The Health Insurance Task Force (HITF) has recommended that insurers consider instituting preferred healthcare provider panels among several proposals to curb rising medical claims costs.
The HITF, formed in February 2016, made four broad recommendations to better manage the escalation of claims in Integrated Shield Plans (IPs). IPs, which provide cover to two-thirds of Singapore’s residents, comprise two components: the basic government-run health insurance plan known as MediShield Life and additional private insurance coverage offered by private insurers.
The average IP claims incidence rate has been growing at approximately 9% per annum, and the overall average bill sizes incurred by IP insurers has increased at approximately 0.6% to 8.7% per annum depending on the medical provider chosen. Statistics show that IP insurers paid out claims amounting to S$488 million (US$352 million) in 2014 alone.
The HITF recommendations, which involve all relevant stakeholders, are:
- Introducing medical fee benchmarks or guidelines
- Clarifying existing process to surface inappropriate medical treatment
- Enhancing insurance procedures and product features
- Educating consumers to help them in their healthcare decision-making.
The taskforce notes that insurers have access to extensive health insurance claims data and are well placed to identify potential anomalies in medical treatment through their review of claims. Insurers can refer cases to the Singapore Medical Council (SMC) if there are concerns over over-charging and inappropriate medical intervention amounting to professional misconduct.
The HITF recommends that the Ministry of Health work with the Singapore Medical Council (SMC) and the Life Insurance Association, Singapore (LIA Singapore) to clarify and refine the existing process for insurers to raise cases of inappropriate and excessive medical interventions to the relevant authorities while keeping the impact on affected policyholders to a minimum.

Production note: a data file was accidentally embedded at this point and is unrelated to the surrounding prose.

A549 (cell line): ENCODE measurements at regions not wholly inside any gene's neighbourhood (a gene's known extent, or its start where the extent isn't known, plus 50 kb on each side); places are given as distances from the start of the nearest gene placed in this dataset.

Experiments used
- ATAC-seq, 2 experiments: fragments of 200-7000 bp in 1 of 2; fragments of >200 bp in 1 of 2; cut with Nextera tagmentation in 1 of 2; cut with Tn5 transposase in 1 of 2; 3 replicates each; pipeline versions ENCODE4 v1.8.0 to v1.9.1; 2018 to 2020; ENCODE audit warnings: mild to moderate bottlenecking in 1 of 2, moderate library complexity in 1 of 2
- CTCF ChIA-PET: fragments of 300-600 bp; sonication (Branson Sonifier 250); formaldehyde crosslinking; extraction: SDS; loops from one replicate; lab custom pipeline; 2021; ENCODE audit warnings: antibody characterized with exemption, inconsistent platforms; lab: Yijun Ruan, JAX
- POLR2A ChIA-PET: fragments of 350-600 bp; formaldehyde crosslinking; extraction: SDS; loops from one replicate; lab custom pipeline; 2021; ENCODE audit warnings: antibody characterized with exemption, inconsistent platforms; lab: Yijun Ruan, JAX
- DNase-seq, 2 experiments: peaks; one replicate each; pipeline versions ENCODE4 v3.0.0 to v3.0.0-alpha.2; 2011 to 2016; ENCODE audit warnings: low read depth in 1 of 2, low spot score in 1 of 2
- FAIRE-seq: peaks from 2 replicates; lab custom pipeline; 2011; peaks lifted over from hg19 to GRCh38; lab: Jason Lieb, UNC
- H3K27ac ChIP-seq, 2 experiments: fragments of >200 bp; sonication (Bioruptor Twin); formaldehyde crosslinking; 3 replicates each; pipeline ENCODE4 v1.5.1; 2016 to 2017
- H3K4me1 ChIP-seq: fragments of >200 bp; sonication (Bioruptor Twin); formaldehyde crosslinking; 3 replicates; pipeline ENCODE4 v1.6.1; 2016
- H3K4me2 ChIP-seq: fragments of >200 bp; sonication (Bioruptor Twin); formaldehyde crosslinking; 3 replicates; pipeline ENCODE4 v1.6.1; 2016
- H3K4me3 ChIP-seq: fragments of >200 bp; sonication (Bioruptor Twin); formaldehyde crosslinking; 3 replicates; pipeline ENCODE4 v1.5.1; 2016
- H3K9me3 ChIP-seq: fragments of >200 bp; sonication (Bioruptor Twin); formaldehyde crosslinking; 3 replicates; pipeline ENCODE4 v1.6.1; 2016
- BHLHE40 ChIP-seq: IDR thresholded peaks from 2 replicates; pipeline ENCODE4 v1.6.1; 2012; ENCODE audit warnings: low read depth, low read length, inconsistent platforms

The HITF also recommends that insurers consider the use of preferred healthcare provider panels, where appropriate, to manage medical costs. Such arrangements should be made known to the policyholders.
Co-insurance and deductibles
The introduction of as-charged IPs and IP riders that result in zero co-payment coverage may have contributed to the escalation of IP claims, said the HITF. It recommends that all life and general insurers offering medical insurance consider co-insurance and/or deductibles in their product design, to encourage consumers to play a more active role in managing their medical care costs as they are then more acutely aware of the medical charges incurred.
The 11-member HITF is chaired by Ms Mimi Ho of Regulatory Professionals Pte Ltd with representatives of the Consumer Association of Singapore, LIA Singapore, and the Singapore Medical Association. HITF is supported by the Ministry of Health and MAS.
Dr Khoo Kah Siang, President of LIA Singapore: “This is a step in the right direction, breaking down silos and bringing together different parties along the healthcare value chain to find even better ways to manage increasing claims costs. In the long-term, this will also result in improved efficiencies and cost savings within the healthcare eco-system.”